UEFA president Ceferin on racism: "It's time to change"
The chief of the European governing body has admitted that UEFA can do more to tackle the issue of racism in football.
UEFA president Aleksander Ceferin suggested there could be reform to the body's rules on racism but says the issue is a problem for wider society, not just football.
European football's governing body has faced criticism for not being strong enough with its punishments for discrimination.
Ceferin vowed to "wage war on the racists" after England players suffered racist abuse in a Euro 2020 qualifier against Bulgaria in October.
The Slovenian praised the commercial success of UEFA but conceded the organisation has more work to do when it comes to tackling racism.
Speaking at the UEFA Congress in Amsterdam on Tuesday, Ceferin said: "Things need to change.
"We must begin by applying the rules we already have. That would be a good starting point. That means applying the three-step procedure. We must not be afraid to do so. Everywhere. No exceptions.
"In the last three seasons, the UEFA disciplinary bodies have imposed 73 partial stadium closures and ordered 39 matches to be played behind closed doors following incidents of discrimination.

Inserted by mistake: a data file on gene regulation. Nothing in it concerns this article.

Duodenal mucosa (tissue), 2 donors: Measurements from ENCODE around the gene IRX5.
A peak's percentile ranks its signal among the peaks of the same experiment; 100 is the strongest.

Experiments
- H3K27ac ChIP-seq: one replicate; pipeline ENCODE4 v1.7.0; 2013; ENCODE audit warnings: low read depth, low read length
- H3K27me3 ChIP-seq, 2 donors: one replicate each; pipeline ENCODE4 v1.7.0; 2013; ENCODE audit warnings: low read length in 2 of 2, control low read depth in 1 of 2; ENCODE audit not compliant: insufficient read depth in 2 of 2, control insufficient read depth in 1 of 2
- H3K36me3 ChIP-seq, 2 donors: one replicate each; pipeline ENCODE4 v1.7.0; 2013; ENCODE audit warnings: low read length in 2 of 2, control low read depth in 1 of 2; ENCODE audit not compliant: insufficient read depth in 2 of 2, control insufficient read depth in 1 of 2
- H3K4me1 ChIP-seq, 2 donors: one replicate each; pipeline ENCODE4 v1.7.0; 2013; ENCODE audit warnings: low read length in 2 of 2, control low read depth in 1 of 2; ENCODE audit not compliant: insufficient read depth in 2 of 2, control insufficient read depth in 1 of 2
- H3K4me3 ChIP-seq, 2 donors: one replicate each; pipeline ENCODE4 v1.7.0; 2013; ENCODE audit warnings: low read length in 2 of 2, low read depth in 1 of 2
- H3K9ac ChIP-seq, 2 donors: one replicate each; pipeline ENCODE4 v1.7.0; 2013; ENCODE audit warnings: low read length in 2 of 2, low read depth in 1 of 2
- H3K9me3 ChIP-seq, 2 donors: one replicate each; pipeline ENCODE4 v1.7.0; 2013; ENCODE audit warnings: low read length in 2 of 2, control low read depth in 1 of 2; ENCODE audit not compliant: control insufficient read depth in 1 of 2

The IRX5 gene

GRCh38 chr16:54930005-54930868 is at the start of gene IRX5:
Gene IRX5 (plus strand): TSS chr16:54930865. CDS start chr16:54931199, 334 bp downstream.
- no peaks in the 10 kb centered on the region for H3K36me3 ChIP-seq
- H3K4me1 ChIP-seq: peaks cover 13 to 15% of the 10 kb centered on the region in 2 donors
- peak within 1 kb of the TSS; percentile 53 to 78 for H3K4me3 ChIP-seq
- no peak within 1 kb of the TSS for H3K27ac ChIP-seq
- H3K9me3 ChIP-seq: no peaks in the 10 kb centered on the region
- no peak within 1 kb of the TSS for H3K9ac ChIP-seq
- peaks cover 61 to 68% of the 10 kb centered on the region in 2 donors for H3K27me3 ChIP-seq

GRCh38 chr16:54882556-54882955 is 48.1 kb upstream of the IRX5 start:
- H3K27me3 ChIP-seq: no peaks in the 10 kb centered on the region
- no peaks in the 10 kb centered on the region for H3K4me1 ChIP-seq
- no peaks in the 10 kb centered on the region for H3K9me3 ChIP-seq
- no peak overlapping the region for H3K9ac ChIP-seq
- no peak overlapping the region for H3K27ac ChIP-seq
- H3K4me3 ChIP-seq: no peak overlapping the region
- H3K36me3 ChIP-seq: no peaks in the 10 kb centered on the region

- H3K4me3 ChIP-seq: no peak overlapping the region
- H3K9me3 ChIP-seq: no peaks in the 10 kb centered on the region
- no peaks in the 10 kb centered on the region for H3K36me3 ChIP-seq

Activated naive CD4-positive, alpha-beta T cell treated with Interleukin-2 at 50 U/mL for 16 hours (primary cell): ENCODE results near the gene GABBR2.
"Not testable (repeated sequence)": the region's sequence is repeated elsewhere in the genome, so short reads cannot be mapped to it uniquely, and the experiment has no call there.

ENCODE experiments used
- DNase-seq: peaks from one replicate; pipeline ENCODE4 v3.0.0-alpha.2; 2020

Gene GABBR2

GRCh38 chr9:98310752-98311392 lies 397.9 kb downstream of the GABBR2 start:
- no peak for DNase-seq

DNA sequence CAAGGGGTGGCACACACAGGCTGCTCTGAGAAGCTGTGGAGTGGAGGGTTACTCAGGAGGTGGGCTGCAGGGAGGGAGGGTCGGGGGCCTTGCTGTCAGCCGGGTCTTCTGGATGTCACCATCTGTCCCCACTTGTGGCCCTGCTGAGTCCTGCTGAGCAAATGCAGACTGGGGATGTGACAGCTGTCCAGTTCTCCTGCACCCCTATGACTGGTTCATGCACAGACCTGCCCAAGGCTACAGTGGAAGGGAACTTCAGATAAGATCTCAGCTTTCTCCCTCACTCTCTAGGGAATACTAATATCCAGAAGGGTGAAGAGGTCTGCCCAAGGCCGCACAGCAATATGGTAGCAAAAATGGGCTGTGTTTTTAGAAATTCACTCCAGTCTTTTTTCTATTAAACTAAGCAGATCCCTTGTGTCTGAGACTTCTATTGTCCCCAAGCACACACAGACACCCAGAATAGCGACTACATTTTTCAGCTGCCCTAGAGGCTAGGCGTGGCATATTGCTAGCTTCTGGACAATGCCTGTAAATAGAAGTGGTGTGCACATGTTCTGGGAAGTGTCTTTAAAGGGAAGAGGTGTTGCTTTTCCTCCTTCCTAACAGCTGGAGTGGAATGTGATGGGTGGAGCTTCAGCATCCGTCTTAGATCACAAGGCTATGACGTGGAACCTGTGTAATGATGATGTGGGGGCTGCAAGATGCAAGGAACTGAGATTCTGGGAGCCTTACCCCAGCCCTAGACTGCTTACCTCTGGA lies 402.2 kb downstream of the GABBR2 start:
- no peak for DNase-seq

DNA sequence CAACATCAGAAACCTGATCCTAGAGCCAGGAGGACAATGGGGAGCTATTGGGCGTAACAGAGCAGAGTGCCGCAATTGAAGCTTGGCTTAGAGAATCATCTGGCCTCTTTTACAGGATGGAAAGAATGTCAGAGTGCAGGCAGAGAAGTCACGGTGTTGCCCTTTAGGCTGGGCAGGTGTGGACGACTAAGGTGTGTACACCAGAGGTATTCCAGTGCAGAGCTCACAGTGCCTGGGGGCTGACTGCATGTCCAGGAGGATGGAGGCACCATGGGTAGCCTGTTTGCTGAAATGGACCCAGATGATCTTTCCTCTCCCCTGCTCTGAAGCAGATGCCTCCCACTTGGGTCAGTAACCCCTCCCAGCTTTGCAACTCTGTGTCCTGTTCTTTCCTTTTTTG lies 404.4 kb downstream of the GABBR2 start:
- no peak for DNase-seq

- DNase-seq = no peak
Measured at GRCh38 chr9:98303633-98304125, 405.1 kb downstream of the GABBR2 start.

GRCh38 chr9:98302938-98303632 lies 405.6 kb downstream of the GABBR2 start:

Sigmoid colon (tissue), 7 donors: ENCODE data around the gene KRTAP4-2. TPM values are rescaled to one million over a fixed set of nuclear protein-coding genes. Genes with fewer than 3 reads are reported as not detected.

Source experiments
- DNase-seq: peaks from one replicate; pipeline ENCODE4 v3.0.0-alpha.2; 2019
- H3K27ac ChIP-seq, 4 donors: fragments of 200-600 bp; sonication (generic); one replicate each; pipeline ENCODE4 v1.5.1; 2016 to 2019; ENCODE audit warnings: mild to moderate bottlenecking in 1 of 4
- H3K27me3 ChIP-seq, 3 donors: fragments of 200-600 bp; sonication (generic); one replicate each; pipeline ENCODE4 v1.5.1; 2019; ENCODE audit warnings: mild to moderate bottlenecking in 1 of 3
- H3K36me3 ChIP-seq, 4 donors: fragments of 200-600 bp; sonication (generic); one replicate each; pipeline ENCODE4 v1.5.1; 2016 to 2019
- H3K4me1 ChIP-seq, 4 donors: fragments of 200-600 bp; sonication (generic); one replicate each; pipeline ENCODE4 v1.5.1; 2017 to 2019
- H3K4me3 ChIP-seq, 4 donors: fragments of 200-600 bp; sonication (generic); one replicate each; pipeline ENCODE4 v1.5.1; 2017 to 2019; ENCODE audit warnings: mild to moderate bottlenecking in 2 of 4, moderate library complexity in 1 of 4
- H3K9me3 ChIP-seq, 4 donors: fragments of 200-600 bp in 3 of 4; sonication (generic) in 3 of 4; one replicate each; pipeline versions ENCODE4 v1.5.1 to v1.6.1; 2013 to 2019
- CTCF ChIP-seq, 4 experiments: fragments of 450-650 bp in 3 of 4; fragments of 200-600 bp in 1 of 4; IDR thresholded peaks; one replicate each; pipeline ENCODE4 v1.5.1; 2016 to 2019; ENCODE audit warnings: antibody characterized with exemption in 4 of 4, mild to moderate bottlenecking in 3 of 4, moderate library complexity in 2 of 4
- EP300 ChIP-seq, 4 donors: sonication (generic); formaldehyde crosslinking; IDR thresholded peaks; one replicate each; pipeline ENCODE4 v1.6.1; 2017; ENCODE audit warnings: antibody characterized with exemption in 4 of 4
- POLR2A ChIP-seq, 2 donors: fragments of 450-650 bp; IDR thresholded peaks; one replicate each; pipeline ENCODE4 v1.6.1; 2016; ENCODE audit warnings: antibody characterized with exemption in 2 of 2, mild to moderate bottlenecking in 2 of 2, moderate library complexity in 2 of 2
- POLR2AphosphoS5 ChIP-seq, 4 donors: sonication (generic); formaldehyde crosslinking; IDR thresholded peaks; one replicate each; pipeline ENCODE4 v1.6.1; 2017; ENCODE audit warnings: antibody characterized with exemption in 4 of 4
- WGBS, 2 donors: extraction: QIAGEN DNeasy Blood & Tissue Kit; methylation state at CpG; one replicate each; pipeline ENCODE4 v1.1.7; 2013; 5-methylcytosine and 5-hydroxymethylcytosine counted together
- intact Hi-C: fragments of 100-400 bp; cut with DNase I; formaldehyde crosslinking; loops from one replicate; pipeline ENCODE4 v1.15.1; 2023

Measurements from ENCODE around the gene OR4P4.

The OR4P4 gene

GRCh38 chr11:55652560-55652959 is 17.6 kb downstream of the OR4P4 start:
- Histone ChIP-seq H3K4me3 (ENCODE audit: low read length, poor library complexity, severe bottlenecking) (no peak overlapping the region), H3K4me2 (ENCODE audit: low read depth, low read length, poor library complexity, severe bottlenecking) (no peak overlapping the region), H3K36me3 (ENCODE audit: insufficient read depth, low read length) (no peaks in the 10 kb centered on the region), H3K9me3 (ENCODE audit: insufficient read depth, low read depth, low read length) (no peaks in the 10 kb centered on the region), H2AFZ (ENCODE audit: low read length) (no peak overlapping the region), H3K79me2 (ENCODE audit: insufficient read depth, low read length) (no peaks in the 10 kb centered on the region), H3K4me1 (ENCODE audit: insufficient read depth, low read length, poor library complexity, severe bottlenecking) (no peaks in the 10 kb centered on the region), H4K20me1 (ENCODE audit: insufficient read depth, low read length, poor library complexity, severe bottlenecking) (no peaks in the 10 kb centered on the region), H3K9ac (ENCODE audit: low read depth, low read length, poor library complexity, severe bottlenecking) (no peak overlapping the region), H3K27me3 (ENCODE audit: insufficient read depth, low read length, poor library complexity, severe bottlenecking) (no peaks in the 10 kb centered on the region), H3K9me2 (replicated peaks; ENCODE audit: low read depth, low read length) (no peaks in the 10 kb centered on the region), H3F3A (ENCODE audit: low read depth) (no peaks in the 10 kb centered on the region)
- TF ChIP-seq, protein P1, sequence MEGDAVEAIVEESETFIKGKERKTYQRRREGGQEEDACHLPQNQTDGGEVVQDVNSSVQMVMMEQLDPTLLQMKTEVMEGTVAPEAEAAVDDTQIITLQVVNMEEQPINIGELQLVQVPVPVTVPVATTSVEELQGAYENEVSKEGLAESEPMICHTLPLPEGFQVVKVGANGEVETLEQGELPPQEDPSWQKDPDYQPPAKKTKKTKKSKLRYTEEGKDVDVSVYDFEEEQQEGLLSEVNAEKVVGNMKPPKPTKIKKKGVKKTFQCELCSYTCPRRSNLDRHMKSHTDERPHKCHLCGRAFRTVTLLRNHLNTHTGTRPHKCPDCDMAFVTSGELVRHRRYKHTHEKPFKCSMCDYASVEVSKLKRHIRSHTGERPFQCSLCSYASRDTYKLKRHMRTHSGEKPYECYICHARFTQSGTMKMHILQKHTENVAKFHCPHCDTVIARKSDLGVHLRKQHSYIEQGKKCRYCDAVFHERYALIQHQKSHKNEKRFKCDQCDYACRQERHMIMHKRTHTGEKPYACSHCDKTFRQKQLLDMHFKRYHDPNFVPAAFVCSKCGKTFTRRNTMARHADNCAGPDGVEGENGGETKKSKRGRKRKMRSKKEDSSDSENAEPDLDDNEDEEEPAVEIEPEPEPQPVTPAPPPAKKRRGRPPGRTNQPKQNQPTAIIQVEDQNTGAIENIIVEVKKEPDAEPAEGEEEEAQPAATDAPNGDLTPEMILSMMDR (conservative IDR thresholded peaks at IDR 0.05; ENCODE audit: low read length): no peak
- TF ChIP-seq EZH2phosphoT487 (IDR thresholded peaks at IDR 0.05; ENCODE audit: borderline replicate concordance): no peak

"That shows that we are doing what is currently in our power to do. But it also shows what a serious problem it is, and that we need to do more. More, and perhaps differently. So that we can be proud of ourselves once again."
Ceferin added: "Football is, above all, a celebration of life, community and unity. It's an exchange. It's about sharing.
"The problem is not on the pitch, where diversity is greater than in any other sport and probably any other part of society. The problem is in our societies. And this has to stop."
Ceferin also issued a warning not to put "profit over purpose" and warned of the dangers of overworking players.
"When purpose over profit becomes profit over purpose, it is time to raise the alarm," said Ceferin.
"Football is not simply a business like any other. It has a history, tradition and structure that must be respected.
"The football pyramid is delicate and must not be knocked off balance. Certain projects, some devised on other continents with the backing of governing bodies, are particularly worrying.
"Supporters are not consumers. Or customers. They are supporters. Players are not machines. Or products, or pawns. They are players.
"No football administrator, no matter the size of the ego, should think we are the stars of the game. We are only the guardians of the game."
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